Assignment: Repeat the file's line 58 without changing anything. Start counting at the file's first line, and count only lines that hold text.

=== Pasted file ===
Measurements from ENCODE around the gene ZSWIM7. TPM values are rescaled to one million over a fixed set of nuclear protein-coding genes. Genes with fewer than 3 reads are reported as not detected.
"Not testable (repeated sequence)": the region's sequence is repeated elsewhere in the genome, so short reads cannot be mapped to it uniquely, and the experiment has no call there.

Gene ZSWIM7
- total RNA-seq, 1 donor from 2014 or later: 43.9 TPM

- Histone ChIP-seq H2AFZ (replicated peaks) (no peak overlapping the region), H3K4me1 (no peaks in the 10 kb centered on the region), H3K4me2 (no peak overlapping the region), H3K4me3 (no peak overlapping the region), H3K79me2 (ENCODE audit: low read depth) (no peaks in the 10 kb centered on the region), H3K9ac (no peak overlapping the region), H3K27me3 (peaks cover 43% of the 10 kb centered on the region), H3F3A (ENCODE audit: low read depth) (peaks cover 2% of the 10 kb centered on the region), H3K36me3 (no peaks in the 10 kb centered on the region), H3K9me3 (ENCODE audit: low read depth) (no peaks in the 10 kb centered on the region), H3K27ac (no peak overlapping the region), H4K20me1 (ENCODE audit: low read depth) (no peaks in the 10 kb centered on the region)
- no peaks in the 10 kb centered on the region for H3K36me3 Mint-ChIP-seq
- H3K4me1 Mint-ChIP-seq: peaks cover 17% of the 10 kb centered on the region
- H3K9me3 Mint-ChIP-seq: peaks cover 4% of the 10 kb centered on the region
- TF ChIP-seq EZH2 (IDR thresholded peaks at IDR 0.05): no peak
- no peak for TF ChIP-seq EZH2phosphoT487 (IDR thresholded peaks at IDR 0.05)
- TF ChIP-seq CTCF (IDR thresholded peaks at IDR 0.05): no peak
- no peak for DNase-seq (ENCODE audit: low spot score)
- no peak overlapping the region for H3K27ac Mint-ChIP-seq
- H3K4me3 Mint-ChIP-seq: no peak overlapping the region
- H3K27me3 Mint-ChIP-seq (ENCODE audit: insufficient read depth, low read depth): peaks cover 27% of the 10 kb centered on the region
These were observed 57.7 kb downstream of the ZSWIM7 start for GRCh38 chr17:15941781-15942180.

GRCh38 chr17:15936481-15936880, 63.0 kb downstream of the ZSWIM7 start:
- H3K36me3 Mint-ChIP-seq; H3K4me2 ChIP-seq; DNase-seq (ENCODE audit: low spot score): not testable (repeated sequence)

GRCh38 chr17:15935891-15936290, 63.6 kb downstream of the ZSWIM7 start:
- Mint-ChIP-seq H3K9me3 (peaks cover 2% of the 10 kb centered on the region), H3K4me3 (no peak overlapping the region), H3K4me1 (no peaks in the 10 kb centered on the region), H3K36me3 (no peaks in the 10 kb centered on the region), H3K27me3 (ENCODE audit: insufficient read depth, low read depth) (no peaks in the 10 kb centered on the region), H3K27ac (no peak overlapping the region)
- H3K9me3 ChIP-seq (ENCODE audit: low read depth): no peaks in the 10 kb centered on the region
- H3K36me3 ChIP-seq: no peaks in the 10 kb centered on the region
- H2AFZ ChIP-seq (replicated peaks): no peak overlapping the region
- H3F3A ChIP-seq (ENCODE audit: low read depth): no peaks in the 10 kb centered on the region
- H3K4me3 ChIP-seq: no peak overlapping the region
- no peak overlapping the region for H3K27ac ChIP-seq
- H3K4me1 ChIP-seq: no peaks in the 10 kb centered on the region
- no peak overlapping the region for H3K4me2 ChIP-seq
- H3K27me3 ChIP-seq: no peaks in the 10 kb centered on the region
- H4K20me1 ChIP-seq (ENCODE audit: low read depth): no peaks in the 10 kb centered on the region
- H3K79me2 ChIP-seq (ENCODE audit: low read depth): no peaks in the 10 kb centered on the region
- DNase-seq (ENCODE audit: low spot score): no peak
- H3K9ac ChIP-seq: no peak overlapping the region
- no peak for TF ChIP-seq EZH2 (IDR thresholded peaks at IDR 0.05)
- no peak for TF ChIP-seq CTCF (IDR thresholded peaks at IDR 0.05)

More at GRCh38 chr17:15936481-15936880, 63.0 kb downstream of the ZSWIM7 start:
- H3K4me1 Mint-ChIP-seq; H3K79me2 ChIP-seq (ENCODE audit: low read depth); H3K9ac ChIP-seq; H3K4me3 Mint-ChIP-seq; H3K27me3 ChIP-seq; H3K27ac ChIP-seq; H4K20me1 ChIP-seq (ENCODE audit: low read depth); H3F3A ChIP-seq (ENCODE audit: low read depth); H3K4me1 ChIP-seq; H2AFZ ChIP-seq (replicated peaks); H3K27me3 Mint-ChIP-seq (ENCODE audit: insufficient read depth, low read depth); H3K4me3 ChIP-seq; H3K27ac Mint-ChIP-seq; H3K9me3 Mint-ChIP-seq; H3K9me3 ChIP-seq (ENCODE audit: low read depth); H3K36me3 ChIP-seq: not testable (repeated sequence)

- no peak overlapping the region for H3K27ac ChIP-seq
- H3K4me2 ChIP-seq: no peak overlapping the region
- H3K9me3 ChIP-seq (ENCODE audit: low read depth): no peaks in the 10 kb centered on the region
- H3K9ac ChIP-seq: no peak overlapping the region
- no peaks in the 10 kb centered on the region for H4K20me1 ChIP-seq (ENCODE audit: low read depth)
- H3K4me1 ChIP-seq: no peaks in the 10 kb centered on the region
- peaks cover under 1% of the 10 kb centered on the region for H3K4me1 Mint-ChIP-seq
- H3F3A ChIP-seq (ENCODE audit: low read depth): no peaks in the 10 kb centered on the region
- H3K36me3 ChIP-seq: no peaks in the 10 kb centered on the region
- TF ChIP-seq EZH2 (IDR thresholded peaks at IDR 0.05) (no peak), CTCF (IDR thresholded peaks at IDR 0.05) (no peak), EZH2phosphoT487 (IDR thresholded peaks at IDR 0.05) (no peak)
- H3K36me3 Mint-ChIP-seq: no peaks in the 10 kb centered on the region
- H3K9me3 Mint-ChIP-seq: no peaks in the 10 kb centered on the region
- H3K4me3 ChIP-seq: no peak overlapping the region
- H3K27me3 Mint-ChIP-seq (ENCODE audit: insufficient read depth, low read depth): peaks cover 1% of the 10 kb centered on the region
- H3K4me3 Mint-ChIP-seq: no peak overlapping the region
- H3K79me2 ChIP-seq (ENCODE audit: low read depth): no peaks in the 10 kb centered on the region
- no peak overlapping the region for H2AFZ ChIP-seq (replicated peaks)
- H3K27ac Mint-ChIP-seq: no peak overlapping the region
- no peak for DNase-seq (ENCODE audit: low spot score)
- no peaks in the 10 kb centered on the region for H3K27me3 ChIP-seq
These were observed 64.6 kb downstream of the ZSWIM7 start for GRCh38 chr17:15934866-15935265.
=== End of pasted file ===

These were observed 64.6 kb downstream of the ZSWIM7 start for GRCh38 chr17:15934866-15935265.